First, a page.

Why do cats …? Four cat behaviors explained
Cats are full of mysterious actions, and for a lot of those actions, there are no explanations (like why do they knock glasses off tables? That one is still a head-scratcher.)
Other funny quirks, however, have perfectly reasonable explanations. Here’s why your cat sits in small boxes, kneads, goes crazy for catnip and that all-important question: why do cucumbers scare them so much?
Why do cats love boxes?
There’s one huge reason cats feel the need to sit in every box – even those without walls, made of tape – they come across: boxes make them feel safe.
When cats give birth, they make their nests in small, enclosed spaces to protect their kittens. Even past kittenhood, boxes continue to give cats a feeling of security. It’s the same reason humans find comfort in being wrapped in a blanket – it reminds us, perhaps subconsciously, of being swaddled as a baby.
So why are they attracted to a taped square (or circle, hexagon, triangle, or any other shape) on the floor? While a taped shape obviously isn’t a real container, it gives cats the illusion of a small, contained, space, and they automatically go to it.
Why do cats knead their claws into things (including humans)?
Cats knead for various reasons:
- To self soothe.
Kittens knead their mother’s bellies to stimulate milk flow. They associate the motion with feeling the comfort of nursing, and continue to do it as adults.
- To show contentment.
Is your cat kneading your lap as you pet him? He may be “petting” you back! Never has “love hurts” been truer. Keep a pillow or thick blanket between you and your cat’s claws so you can both keep showing the love.
- To mark their territory.
Cats have scent glands in their paw pads, and kneading activates those glands. They knead items, such as their beds, to mark them as their own.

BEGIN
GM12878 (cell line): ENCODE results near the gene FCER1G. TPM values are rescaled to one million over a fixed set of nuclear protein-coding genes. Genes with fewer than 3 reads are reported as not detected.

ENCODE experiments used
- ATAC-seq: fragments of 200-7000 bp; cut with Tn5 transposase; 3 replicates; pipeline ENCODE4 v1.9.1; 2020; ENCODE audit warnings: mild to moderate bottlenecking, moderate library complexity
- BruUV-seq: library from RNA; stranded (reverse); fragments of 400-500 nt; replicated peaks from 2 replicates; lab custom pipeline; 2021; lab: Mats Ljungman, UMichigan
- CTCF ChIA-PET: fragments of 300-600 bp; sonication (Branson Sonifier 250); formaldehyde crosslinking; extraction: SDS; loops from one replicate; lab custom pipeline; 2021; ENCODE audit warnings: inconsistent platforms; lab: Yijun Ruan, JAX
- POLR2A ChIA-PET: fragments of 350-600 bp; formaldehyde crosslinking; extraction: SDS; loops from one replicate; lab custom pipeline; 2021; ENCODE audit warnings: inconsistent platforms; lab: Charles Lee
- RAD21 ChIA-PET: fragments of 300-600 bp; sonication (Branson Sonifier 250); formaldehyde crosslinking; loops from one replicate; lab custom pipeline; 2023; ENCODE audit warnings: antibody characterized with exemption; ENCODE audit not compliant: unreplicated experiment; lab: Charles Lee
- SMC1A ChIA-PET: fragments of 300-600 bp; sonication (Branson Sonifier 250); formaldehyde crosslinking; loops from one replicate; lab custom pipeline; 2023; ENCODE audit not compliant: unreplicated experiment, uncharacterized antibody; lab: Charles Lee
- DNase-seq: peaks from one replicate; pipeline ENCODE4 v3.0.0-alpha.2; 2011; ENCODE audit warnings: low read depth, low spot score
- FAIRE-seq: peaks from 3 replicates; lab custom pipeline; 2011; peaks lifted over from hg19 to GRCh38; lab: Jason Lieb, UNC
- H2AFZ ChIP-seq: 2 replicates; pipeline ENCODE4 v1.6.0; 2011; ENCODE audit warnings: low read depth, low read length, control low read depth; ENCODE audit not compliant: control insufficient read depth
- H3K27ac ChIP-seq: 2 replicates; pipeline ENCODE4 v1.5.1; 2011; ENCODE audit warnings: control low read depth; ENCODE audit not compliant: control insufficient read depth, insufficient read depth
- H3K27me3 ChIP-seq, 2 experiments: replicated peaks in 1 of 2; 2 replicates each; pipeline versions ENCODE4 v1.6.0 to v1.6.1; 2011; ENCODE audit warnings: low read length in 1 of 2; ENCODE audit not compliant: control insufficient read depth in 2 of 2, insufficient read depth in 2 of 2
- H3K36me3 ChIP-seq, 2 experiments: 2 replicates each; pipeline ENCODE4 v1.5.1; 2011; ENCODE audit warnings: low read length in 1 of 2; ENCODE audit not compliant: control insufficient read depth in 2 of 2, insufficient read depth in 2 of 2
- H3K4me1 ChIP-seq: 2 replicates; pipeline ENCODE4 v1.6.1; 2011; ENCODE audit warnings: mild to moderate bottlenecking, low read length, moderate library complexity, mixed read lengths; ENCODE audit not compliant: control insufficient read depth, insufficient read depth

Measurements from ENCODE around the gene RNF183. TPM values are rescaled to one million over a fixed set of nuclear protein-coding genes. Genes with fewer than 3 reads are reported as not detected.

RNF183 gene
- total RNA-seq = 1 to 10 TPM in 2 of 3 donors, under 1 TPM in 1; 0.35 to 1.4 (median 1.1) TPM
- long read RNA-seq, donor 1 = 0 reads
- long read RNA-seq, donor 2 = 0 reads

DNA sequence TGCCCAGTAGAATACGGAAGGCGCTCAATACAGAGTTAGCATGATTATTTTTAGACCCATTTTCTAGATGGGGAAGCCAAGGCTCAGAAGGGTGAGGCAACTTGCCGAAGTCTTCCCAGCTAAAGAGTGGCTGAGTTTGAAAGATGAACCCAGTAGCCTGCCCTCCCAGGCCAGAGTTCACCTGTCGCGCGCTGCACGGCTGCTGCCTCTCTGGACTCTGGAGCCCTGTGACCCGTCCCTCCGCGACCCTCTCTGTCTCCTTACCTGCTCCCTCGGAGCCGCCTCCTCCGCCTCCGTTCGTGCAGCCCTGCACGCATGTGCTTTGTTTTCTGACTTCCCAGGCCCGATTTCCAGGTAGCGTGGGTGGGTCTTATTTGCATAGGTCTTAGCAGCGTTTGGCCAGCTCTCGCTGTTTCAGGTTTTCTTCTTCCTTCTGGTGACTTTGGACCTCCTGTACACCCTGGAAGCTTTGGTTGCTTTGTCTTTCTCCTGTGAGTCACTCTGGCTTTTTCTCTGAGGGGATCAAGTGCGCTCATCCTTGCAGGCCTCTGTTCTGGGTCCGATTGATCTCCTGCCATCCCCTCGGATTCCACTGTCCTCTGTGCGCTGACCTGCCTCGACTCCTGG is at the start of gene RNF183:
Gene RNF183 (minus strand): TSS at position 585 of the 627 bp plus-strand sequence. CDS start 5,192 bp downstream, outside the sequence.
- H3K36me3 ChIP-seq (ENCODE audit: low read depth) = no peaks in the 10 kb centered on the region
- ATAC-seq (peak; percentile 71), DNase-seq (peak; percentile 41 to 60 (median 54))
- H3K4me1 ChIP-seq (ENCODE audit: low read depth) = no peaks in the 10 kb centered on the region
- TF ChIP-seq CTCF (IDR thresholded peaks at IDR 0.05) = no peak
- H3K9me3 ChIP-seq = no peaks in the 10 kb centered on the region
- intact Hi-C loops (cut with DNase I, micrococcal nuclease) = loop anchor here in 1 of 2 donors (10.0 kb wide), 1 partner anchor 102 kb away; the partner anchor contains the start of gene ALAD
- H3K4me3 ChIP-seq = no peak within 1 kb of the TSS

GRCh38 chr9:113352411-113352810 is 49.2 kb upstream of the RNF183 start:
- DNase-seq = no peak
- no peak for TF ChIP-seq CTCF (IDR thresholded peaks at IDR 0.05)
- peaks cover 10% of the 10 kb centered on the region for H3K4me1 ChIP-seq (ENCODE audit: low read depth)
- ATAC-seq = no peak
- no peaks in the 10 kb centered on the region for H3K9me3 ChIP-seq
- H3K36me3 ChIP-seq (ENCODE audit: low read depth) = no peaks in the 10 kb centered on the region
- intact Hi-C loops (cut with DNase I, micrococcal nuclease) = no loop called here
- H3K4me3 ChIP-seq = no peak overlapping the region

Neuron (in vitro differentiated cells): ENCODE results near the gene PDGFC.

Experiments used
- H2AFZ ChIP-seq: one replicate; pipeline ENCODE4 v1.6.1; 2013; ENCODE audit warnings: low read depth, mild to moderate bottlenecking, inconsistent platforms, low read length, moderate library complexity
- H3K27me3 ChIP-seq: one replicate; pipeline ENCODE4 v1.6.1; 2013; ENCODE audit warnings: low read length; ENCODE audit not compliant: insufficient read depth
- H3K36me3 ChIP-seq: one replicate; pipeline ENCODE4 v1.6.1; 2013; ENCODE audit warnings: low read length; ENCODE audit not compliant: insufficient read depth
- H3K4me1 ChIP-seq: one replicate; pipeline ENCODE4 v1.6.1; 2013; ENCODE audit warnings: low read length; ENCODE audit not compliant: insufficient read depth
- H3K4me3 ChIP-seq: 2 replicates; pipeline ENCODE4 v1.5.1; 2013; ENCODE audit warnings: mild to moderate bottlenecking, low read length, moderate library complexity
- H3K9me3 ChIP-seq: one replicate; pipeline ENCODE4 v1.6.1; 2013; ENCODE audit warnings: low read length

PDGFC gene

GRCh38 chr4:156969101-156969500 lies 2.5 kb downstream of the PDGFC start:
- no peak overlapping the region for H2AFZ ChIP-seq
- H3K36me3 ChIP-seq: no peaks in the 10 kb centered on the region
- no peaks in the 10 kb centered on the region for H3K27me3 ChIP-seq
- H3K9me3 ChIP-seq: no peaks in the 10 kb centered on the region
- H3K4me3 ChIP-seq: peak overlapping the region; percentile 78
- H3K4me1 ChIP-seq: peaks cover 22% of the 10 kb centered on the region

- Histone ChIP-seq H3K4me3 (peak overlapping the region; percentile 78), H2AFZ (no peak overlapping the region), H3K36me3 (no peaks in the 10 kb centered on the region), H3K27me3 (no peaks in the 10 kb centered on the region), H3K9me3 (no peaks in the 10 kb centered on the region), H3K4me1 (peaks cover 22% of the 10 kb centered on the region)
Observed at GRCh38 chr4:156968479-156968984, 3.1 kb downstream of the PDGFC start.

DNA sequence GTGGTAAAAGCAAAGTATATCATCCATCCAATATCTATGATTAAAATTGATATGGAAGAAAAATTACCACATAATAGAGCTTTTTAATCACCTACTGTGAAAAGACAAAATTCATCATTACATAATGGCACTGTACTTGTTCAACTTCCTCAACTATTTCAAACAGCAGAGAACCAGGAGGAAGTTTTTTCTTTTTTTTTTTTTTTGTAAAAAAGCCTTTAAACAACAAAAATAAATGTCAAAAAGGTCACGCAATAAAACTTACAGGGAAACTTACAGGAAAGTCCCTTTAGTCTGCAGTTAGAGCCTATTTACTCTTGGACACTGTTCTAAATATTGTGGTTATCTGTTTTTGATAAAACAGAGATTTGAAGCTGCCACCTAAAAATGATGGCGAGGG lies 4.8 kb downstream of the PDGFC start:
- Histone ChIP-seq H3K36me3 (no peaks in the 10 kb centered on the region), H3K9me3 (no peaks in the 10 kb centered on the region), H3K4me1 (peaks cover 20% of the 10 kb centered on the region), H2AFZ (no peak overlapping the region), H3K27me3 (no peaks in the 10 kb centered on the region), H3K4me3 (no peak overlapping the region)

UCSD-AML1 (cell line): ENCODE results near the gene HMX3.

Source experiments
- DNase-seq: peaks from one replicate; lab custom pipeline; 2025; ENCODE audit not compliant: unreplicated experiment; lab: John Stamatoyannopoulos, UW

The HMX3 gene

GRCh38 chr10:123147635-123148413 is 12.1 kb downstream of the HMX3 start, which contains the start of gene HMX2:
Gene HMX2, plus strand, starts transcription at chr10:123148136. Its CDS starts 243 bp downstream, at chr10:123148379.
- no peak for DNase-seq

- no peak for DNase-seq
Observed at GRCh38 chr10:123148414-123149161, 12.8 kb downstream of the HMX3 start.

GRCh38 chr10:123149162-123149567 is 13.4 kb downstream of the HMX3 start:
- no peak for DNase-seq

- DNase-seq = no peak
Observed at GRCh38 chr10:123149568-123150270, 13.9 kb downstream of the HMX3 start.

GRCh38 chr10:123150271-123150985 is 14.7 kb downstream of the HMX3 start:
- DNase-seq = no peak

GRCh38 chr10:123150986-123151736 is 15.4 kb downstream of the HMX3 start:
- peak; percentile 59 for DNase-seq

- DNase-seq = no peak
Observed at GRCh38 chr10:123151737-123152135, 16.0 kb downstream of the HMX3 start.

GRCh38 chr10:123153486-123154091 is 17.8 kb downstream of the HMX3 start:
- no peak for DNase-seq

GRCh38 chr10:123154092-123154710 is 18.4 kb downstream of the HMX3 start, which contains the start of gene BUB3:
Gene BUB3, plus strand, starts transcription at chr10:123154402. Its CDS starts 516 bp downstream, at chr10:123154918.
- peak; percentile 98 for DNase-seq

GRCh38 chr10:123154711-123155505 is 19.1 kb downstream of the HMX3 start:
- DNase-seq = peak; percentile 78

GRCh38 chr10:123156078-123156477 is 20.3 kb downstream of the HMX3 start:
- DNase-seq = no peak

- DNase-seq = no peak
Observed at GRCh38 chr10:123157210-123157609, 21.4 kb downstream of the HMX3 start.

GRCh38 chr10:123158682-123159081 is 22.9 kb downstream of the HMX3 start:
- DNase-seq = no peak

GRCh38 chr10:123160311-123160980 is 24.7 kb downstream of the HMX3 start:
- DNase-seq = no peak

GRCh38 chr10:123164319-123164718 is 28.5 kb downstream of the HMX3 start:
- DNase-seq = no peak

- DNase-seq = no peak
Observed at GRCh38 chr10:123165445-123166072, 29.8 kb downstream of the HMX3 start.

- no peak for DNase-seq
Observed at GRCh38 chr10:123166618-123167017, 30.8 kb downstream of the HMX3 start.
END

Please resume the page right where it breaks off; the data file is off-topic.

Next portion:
- She’s in heat.
Female cats knead when they are going into estrus, also known as going into heat. It’s a signal to male cats that she is ready to mate.
- It’s instinctive.
Wild cats used to tamp down tall grass and leaves to make a soft, protected bed, and modern cats may still do this when they are settling down.
Why does catnip make cats either go crazy or mellow out?
Catnip has different affects, depending on whether your cat sniffs it or eats it. When inhaled, catnip makes cats flip out – literally. They flip, roll, rub, and meow. When ingested, it makes cats extra calm. Either way, the effects wear off after about 10 minutes, so whatever your cat is doing, it won’t last long.
However, don’t be surprised if catnip has no affect on your kitty whatsoever – only about half of cats have a reaction to nepetalactone, the essential oil in catnip, according to the Humane Society. The trait emerges when a cat is between three and six months old.
Catnip is generally considered safe, but like all good things, too much is bad, and if they eat too much, they can get sick.
Why do cucumbers scare cats?
“Cat scared of cucumber” will pull up plenty of videos, images, and animated .gifs on Google. We can all agree it’s amusing, but you’re better off watching the videos that already exist, rather than trying this on your own cat.
You’ll notice in almost every video, the cat is eating before they see the cucumber. When a cat eats, they make sure they are completely safe, so when they turn around and see something unexpected, they jump in fright. It’s similar to opening a door to find someone reaching for the knob on the other side. There’s a popular theory that cats think the cucumbers are snakes, which is possible, but either way, giving your cat a scare isn’t very nice!
Cats are funny animals, but they’re also intuitive and smart. If your cat is doing something silly, there’s likely a good reason behind it – you know, besides “the Internet thinks it’s funny!”